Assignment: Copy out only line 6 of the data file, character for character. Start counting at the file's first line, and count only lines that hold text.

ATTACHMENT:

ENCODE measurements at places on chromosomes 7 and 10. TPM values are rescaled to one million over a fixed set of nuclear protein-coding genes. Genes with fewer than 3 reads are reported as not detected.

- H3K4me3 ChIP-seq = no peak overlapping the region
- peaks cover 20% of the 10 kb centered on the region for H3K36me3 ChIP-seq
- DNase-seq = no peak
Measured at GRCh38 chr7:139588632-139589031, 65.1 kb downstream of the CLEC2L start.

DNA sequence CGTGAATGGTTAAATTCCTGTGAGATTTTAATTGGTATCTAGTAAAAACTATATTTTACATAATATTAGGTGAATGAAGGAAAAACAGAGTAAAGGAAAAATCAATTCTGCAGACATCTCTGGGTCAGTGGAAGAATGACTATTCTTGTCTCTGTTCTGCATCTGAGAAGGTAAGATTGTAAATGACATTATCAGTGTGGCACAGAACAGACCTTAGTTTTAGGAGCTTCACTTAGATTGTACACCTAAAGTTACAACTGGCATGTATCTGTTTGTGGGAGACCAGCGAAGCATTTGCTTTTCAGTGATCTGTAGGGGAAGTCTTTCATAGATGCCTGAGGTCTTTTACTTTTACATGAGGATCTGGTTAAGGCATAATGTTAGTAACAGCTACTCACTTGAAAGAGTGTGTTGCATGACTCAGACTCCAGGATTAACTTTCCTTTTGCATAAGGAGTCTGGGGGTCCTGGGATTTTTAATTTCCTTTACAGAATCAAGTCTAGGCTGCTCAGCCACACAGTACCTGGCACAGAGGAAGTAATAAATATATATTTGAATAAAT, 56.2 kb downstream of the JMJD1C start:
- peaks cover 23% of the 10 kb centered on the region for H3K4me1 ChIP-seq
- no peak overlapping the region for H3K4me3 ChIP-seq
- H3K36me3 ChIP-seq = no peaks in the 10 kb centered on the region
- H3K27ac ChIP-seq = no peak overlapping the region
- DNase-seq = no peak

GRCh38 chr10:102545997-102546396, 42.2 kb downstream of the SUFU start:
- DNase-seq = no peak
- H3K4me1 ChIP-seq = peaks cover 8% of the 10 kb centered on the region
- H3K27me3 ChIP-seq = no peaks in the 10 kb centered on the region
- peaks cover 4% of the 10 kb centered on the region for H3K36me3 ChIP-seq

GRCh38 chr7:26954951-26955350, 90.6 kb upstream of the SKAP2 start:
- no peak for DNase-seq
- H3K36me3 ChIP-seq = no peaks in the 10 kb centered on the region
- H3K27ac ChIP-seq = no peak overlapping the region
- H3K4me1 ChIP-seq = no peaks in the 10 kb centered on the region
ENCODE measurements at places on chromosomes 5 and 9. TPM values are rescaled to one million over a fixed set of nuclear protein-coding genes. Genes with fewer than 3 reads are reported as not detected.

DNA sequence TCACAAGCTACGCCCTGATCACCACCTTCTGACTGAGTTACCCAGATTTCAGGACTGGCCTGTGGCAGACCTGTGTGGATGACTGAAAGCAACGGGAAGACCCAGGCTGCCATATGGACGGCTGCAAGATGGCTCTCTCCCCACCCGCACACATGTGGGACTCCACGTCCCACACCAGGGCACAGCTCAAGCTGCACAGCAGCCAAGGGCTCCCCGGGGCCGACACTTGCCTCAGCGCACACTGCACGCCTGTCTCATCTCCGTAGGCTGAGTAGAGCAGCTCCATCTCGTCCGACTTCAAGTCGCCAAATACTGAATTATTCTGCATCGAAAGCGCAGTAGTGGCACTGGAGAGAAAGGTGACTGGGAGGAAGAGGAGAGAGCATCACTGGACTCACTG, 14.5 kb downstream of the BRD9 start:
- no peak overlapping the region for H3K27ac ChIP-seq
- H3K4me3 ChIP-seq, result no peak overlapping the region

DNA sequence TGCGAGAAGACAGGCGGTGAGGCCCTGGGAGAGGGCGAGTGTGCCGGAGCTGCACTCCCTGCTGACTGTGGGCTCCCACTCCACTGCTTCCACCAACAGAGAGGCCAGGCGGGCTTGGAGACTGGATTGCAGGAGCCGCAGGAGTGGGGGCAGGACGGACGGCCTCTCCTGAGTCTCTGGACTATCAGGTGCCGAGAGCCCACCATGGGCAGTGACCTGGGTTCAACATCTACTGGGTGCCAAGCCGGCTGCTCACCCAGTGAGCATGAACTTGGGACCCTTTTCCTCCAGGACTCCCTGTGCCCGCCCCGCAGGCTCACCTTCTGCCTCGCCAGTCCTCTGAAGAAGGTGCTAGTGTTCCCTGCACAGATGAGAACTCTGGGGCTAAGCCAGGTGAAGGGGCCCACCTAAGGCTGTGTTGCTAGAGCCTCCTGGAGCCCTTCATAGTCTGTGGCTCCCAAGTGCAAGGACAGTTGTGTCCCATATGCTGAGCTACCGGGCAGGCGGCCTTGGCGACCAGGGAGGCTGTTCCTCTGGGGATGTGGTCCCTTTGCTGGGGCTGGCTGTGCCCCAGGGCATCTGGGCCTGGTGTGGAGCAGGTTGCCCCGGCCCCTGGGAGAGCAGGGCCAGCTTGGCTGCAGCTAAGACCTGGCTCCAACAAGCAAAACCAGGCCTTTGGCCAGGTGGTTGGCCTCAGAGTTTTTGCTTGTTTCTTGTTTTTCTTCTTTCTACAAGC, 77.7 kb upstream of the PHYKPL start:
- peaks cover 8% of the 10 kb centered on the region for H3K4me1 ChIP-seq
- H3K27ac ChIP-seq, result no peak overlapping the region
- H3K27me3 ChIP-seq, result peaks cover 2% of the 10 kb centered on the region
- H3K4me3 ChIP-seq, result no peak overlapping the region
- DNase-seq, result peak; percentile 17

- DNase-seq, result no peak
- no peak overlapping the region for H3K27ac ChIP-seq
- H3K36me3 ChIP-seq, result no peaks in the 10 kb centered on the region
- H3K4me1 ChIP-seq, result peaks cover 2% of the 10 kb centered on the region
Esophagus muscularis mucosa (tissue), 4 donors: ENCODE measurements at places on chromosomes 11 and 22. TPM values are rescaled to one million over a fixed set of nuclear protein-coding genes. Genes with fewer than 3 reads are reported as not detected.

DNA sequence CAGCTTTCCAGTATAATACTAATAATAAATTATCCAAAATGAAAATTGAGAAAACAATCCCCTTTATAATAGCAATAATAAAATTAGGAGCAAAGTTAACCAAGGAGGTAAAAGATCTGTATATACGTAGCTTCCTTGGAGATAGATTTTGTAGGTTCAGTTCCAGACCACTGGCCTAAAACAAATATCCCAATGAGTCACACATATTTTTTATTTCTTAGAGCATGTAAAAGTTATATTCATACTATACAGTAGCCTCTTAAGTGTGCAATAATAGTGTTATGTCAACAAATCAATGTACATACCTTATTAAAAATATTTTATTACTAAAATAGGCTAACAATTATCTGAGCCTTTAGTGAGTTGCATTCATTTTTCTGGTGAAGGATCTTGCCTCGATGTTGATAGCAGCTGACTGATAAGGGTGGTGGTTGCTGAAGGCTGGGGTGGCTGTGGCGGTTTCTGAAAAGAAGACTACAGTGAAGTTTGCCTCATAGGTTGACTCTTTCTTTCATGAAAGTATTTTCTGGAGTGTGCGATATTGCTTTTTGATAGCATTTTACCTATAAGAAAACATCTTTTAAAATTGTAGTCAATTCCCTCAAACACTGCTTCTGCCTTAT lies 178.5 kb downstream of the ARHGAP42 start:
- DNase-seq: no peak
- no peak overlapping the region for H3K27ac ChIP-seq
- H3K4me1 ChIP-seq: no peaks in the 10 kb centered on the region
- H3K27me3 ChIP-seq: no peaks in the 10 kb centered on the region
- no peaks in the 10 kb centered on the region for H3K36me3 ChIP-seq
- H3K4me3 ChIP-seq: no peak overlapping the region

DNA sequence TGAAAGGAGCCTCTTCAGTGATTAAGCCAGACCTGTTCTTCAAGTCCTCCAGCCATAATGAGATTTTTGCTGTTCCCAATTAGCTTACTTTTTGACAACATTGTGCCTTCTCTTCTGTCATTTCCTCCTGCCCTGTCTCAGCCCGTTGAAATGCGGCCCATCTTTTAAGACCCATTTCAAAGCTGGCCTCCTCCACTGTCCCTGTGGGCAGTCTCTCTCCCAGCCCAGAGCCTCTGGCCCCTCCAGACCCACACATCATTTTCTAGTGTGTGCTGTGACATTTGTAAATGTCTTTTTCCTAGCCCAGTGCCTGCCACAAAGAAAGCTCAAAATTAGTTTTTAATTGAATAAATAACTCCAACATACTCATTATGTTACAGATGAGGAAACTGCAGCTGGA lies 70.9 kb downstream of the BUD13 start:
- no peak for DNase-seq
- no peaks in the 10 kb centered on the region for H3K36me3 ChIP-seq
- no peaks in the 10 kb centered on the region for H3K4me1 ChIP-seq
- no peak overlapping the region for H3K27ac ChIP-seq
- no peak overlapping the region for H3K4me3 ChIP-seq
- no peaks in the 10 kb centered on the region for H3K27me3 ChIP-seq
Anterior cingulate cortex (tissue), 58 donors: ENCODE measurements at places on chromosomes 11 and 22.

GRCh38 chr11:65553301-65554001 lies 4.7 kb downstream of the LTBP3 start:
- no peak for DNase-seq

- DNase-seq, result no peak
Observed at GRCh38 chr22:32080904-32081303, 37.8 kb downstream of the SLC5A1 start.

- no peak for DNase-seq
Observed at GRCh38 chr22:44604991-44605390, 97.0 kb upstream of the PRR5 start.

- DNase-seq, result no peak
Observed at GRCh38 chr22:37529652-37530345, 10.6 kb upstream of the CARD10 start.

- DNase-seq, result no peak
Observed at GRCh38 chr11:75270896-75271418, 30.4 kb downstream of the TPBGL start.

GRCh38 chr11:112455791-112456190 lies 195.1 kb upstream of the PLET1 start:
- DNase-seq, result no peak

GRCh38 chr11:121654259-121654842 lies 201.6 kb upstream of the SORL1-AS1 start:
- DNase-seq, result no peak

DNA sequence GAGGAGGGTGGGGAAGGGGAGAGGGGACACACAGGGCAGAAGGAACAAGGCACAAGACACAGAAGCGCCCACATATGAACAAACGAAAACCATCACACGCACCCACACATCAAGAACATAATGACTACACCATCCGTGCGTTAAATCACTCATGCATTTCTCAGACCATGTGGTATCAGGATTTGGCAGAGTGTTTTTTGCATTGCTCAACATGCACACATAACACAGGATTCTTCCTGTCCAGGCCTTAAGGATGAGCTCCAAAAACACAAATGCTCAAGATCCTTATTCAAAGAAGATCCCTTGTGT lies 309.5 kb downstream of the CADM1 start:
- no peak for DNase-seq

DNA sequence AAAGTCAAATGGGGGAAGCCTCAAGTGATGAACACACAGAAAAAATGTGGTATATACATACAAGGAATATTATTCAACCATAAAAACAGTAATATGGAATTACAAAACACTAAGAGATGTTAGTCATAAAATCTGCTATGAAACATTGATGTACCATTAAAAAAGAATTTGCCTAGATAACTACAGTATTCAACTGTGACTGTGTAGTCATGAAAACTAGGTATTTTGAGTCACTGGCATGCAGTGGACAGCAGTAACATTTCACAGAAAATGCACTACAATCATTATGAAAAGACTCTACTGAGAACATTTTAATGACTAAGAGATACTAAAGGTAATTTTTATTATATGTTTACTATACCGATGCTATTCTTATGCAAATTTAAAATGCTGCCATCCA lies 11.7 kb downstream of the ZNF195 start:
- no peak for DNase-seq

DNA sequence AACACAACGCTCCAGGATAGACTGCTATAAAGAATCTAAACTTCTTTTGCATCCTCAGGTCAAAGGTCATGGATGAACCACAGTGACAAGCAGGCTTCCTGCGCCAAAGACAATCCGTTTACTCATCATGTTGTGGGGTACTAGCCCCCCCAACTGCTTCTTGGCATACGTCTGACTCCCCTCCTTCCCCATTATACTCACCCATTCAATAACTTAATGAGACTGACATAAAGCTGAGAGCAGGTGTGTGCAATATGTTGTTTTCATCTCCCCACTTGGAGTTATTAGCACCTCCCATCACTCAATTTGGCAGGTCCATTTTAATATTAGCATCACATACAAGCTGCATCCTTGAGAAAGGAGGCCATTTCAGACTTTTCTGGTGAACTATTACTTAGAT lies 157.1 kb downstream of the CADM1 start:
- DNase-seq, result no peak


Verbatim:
DNA sequence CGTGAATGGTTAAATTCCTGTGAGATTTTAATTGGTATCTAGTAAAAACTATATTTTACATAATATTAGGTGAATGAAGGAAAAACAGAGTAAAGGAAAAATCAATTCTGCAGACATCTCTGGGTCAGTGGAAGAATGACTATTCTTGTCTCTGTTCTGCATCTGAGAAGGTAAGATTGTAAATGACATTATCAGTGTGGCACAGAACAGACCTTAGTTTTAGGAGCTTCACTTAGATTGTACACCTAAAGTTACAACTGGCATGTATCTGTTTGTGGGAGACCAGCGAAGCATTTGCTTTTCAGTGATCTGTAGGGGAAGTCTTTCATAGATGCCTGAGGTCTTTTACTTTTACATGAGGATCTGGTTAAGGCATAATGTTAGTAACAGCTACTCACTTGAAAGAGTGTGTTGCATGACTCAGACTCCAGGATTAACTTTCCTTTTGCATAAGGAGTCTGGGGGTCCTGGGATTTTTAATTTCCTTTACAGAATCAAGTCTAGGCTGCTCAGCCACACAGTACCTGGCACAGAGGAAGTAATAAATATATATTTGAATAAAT, 56.2 kb downstream of the JMJD1C start: